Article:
Five Keys for Businesses, Residents in Disaster Preparation
Aug. 19—After last year's Alameda Fire that destroyed or damaged more than 200 businesses and 2,500 homes from Ashland, Ore., to the outskirts of Medford, many residents and business owners were left wishing they had planned just a little more to prepare for such a disaster.
The Ashland Chamber of Commerce has launched an online tool kit to help residents and businesses become better prepared for not only wildfires but any hazard. The toolkit offers preparedness steps that could improve the outcomes of individuals or businesses and lead to a more resilient community.
"Ashland had a significant flood as well, so whatever kind of natural disaster, or even through the pandemic, we learned through conversations with business owners they wish they had been more prepared," said Katharine Cato of the Ashland Chamber of Commerce and also a member of the task force that developed the toolkit.
Through those conversations, the task force came up with five key preparedness steps that include links to resources.
Businesses are often so busy with the day-to-day operation of running things that they don't get around to preparing for an eventual disaster. Doing just a little can go a long way, Cato said, and she hopes that residents and businesses at least do one of these five things:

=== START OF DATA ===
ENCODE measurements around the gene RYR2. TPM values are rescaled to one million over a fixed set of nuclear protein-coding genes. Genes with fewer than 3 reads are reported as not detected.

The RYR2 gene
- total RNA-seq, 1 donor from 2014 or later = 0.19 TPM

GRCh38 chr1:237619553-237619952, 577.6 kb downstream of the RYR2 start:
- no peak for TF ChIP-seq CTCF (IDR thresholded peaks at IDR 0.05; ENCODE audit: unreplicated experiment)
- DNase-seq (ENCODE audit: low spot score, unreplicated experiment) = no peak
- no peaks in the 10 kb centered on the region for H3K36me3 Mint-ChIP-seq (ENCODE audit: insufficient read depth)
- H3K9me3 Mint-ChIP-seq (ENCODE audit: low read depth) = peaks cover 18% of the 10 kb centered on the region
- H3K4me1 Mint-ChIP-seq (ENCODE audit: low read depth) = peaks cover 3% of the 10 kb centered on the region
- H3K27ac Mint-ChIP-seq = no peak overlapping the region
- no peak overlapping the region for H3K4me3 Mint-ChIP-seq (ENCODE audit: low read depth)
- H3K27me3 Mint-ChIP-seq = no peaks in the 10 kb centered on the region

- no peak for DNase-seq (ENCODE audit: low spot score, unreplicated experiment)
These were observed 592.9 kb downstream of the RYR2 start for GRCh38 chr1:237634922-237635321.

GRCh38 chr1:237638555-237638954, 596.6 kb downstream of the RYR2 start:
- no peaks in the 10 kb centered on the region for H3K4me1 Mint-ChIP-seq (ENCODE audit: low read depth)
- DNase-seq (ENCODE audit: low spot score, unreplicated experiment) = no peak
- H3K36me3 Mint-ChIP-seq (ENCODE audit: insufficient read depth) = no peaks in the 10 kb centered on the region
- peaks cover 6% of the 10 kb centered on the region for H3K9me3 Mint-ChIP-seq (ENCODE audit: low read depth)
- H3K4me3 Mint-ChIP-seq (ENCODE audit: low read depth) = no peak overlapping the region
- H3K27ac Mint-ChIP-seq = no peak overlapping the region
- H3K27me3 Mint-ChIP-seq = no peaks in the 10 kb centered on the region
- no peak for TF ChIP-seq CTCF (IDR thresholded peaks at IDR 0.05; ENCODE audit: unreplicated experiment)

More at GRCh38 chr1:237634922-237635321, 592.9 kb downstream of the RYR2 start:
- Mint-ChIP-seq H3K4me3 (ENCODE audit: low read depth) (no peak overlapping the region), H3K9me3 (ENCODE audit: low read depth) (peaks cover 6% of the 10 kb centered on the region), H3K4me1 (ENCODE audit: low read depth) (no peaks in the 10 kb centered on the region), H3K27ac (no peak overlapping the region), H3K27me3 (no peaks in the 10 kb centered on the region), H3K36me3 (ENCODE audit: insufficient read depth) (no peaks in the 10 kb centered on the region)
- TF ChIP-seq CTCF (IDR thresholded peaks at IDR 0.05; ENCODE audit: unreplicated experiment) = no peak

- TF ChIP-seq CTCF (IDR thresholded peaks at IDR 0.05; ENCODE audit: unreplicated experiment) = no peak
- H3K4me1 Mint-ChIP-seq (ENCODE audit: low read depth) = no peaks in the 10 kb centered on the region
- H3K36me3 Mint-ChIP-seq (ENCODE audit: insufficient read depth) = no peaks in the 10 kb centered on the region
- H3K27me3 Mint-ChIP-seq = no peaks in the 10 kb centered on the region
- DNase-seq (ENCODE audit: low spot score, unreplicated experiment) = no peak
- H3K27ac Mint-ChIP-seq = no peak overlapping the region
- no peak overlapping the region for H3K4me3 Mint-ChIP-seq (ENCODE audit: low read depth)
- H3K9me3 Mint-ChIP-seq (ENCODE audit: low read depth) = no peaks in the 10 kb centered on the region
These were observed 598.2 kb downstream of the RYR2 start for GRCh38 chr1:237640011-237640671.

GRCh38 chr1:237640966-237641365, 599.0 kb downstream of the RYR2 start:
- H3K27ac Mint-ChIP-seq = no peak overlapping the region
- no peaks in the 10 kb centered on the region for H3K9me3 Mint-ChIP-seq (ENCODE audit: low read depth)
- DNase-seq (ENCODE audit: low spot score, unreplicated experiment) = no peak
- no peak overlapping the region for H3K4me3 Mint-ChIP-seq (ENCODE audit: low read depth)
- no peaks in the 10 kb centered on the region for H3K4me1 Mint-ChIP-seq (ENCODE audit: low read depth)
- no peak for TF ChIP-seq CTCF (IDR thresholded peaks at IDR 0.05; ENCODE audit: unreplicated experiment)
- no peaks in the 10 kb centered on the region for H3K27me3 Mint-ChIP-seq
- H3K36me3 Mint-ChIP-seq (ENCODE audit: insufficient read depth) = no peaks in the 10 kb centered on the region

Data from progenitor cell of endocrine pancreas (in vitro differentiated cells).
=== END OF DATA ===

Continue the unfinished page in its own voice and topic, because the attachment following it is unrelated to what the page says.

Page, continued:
* Prepare the essentials: If you had 10 minutes to evacuate, what would you grab?
* Inventory personal property: Are you fully aware of everything you own?
* Know evacuation routes: Do you know your evacuation zone (Ashland has 10) at home and at work?
* Understand your insurance: Does your commercial insurance cover your business assets?
* Store important documents: Are they stored securely? Do you have backups?
A common theme heard from business owners who went through the Alameda Fire last year was that they were really not aware of what their insurance covered. "Right out of the gate, my first instinct would be to better understand how their insurance policy works," said Greg White, owner of Reinholdt & O'Harra Insurance and co-chair of the task force. "A lot of them didn't understand how loss of business income works."
White said many residents evacuated the fire without grabbing any items, thinking they'd be able to return. In many cases, everything was gone when they did get back. "They weren't prepared for the total loss and they really regret not knowing what they should have grabbed," White said. "They had a few minutes and could have grabbed some stuff."
Cato said it's hard to have clarity of thought when a disaster hits, and some preparedness can make a big difference. Preparing essentials helps the resident and business owner get a head start.
"Preparing the essentials is really creating an action plan and what you can do now, before an emergency, to increase your resilience," she said. "Also, we've made a huge effort here of creating a go-kit, kind of a mixture of all of the top five things, whether you're a business or a resident."
Preparing for a disaster or creating some resiliency can seem overwhelming to residents and business owners, but taking small steps — doing something to get started — is important. "We researched a lot of different things online and it could be a little overwhelming, so we wanted to distill it down to an easy-to-use format and the top five things," Cato said.